• Assist direct care professionals when completing the Sexual Behavior Reflection Tool and other program tools.
    • Review all internal documentation of sexual behaviors.
    • Be present when staff member speaks with children or youth after a sexual behavior incident has occurred; ensure documentation procedures are followed.
    • Put temporary support plans in place while awaiting recommendations fromPUBLIC a specialist.
    • Serve as point of contact forPUBLICspecialists and families regarding questions or updates.
    • Serve as a point of contact for program staff regarding questions or updates.
    • Ensure that support plans and other documents are placed in child’s file.
    • Ensure that support plan can be implemented (staffing needs, etc.).
    • Model recommended strategies for direct care staff.
    • Observe and provide feedback to direct care staff.
    Direct Care Staff
    • May work with program leadership or in some cases with teaching team, to complete documentation of sexual behaviors.
    • Inform and receive feedback from program leadership on all sexual behavior documentation.
    • Carry out support plan recommendations and strategies.
    • Bring questions and concerns about support plan implementation and behavior to program leadership.
    • Share relevant communication from family with program leadership.
    • Continue to communicate with family using best practice.

    If there is a teaching team in your program that cares for a child or youth with sexual behavior challenges, that team will likely need more than typical support from you. They may be asked to carry out strategies that are new to them or possibly even have an additional staff member added to their team to provide closer supervision for the child with sexual behavior challenges. This can be challenging and stressful for staff. Be sensitive to the fact that they are caring for a child who has needs beyond what is typical for most children.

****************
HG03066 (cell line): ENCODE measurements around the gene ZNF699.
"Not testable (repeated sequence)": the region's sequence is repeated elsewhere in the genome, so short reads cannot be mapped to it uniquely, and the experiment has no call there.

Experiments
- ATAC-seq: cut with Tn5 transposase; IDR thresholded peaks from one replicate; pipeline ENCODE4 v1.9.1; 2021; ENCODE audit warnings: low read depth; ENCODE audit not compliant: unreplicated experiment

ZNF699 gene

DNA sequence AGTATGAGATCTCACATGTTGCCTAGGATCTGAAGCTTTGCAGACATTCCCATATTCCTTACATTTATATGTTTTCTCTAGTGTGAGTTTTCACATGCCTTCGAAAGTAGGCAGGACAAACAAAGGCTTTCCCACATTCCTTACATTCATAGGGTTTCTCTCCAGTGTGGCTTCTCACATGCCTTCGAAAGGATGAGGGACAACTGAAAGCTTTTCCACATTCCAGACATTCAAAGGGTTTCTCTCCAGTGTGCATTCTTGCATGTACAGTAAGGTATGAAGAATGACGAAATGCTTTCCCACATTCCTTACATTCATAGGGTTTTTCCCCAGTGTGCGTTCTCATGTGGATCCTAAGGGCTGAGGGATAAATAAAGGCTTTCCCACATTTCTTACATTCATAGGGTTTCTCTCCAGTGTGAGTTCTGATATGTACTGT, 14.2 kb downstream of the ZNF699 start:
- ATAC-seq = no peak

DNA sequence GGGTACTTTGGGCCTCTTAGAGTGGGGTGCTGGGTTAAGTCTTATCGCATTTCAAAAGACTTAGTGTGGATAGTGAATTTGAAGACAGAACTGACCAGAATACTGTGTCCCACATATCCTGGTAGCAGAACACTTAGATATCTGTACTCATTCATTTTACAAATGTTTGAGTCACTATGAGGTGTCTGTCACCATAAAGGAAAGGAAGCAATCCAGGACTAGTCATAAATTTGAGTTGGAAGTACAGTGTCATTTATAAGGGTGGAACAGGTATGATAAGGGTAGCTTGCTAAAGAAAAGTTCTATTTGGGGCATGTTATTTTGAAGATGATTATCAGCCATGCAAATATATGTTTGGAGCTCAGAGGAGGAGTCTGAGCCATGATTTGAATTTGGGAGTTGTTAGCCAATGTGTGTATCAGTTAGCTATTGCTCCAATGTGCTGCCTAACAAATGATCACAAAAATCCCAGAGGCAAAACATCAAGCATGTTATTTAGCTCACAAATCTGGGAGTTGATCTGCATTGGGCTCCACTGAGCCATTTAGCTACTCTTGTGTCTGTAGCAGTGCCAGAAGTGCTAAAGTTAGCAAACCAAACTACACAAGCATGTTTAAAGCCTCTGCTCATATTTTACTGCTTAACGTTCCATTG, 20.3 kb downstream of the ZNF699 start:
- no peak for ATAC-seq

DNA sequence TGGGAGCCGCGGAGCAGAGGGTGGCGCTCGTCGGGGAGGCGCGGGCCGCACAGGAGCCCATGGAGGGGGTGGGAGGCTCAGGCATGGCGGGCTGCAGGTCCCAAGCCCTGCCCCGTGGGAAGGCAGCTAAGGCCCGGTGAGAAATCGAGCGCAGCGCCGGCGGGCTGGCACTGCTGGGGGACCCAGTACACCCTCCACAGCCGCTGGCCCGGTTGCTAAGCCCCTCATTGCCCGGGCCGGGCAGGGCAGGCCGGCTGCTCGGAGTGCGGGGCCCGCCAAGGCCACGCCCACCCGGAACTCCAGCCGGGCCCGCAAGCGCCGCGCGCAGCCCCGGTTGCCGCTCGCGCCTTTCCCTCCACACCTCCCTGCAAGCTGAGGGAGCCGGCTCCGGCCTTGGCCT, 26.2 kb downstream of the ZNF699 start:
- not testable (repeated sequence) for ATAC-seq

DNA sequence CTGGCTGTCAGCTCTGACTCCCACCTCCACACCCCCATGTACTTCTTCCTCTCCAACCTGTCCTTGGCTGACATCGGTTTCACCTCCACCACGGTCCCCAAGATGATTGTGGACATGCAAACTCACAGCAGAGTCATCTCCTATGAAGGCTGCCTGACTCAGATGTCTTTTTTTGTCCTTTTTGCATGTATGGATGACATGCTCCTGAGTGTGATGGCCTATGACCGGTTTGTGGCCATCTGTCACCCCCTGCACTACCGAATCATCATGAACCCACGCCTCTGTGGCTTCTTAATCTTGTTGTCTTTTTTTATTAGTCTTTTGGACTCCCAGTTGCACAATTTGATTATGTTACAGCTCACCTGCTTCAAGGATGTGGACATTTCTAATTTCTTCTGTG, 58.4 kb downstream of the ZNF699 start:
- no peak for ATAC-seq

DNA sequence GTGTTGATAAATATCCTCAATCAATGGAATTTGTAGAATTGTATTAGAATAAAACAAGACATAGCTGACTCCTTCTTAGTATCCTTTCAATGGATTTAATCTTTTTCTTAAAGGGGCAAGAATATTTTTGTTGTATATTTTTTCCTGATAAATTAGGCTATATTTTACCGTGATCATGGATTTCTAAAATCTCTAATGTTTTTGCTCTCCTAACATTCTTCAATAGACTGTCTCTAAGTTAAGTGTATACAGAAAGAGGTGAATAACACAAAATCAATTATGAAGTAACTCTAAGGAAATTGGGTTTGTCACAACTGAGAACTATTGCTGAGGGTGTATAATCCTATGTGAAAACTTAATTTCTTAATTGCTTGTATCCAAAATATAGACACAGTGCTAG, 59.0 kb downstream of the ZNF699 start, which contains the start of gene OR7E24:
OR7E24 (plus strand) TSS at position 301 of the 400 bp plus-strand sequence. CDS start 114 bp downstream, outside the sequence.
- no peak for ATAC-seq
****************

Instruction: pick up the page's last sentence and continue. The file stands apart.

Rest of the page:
Observe

    Jane Silovsky, Ph.D., Professor of Pediatrics at the University of Oklahoma Health Sciences Center, discusses ways coaches can support staff in promoting healthy sexual development and behavior. As you listen to this video, think about the recommendations made and if you are already doing some of these things. Are there new practices you would like to begin in your work as a coach, trainer, or administrator?

    Coaching Staff to Support Children’s Sexual Development

    Listen to an expert discuss ways coaches can support staff in promoting healthy sexual development.

    You will create a program environment where staff are able to reflect on their practices around children’s sexual development and behavior. As you read each scenario that follows, think about how you might respond. Then read suggested ways you might approach the situation with each staff member. 

    Coaching and Creating Programs that Support Sexual Development Scenarios

     

    Scenario

    You Observe:

    Carmen uses slang terms to refer to children’s private parts.

    You Say:

    Say to the staff member:

    • “What do you know about using correct terms for children’s private parts?”
    • “Have you ever observed a staff member or family member using correct terms for children’s private parts? Why do you think they do that?”

    You Do:

    Take Action

    • Set up a time for Carmen to observe you, or another staff who uses correct terms, during diaper changes or when helping children in the bathroom.
    • Provide Carmen with a list of correct terms for parts of the body.

    Scenario

    You Observe:

    • Terry frequently tells children “stop touching” when preschoolers interact with one another.

    You Say:

    Say to the staff member:

    • “I noticed that the children need to be reminded about touch a lot. What can we do so they learn this rule better?”
    • “How do the children respond when asked to stop touching one another?”

    You Do:

    Take Action

    • Model using positive guidance to communicate what children should do versus what they should not do.
    • Reflect on other ways you can teach children to ask permission to touch.

    Scenario

    You Observe: